The EU's executive has unveiled plans to resettle at least 50,000 refugees, focusing on people from northern Africa, to bypass smugglers. Europe is struggling to distribute thousands of migrants already in the bloc.
The plan announced by the European Commission, the EU's executive arm, on Wednesday involved setting aside 500 million euros ($587 million) for the resettlement effort.
It would involve bringing at least 50,000 people considered the most vulnerable and in need of protection directly to Europe over the next two years. The focus should be on people in North Africa and the Horn of Africa, the commission said, mentioning Libya, Egypt, Niger, Sudan, Chad and Ethiopia. Libya is the main departure point for people making dangerous journeys across the Mediterranean in smugglers' boats to reach Europe.
"Europe has to show that it is ready to share responsibility with third countries, notably in Africa. People who are in genuine need of protection should not risk their lives or depend on smugglers," EU Migration Commissioner Dimitris Avramopoulos told media in Brussels.
The EU has already resettled 23,000 people, mainly from refugee camps in Turkey and the Middle East, under previous resettlement schemes.
The move is part of the EU's effort to cope with an ongoing migration crisis which has seen more than a million refugees and unauthorized migrants enter the bloc over the past two years and threatened European solidarity. The recommendations from Brussels are not legally binding on member states, which are individually responsible for deciding on resettlement numbers.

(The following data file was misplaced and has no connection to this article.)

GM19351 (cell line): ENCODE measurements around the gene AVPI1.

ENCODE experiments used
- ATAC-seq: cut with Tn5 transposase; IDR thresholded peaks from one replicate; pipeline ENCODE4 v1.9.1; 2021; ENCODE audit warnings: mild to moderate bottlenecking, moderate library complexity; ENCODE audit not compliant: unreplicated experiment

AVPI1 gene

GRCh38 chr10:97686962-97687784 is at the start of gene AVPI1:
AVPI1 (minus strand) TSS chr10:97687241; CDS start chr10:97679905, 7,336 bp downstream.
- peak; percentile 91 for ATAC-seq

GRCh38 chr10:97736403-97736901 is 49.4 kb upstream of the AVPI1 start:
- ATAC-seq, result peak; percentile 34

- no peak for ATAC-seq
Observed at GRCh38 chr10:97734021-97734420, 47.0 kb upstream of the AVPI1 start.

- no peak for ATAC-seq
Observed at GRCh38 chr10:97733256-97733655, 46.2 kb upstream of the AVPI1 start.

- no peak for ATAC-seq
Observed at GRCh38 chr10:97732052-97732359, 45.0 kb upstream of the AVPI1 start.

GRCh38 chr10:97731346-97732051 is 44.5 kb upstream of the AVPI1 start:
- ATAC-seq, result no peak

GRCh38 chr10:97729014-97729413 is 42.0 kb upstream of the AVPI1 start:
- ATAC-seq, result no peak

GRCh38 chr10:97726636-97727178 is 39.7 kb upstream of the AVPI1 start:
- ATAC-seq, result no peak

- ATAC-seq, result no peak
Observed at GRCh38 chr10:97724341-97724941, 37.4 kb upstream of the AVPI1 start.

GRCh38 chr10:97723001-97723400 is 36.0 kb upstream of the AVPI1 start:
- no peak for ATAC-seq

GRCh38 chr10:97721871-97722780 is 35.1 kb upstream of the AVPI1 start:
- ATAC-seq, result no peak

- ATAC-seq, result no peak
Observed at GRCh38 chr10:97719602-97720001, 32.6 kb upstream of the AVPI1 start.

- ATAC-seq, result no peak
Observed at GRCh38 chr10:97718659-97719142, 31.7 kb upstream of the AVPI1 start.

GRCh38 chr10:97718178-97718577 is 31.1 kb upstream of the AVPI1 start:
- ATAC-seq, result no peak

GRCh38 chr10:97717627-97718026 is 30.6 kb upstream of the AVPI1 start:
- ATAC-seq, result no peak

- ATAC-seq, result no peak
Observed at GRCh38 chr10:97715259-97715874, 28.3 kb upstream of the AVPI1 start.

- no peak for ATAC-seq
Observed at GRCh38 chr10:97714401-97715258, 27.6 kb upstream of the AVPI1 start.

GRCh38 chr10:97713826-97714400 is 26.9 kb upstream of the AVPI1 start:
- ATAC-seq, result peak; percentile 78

The commission also wanted to establish pilot projects with economic migrants' countries of origin to enable them to journey legally to the EU, with the caveat that it would focus on countries which were cooperating and taking back rejected asylum seekers.
Member state clashes
European countries have struggled to agree on and implement migration policies as well as deals to distribute asylum seekers who arrive at EU border countries across the bloc.
A quota scheme, which was supposed to ease pressure on Italy and Greece, saw 29,000 people relocated to other EU member states, out of a planned 160,000.
This year alone, more than 100,000 people have arrived in Italy via the central Mediterranean route and more than 2,600 people have been killed or gone missing attempting the sea crossing. Collaborating with Libya has resulted in a drastic drop in the number of Mediterranean crossings in recent months, but desperate and often deadly border-crossing attempts by migrants at sea and on land remain a near-daily occurrence.
Increasing migrant returns, tightening borders
Coupled with the resettlement and legal migration measures, the EU commission also proposed initiatives to more quickly return rejected asylum seekers to their home countries. The return rate remained "unsatisfactory," the commission said, with just over one-third of those deemed ineligible actually sent back in 2014-2015. About 1.5 million people in this situation were in the bloc.
"We have to be clear and brutally honest, people who have no right to stay in Europe must be returned," Avramopoulos said.
The European Commission's initiatives were intended as a midterm review of the far-reaching European Agenda on Migration, which was proposed in May 2015.
Separately, Brussels on Wednesday also released plans to allow countries in the Schengen free movement area to reintroduce border controls for security reasons for up to three years during a crisis.
se/kms (dpa, AFP, Reuters, AP)First published: September 27, 2017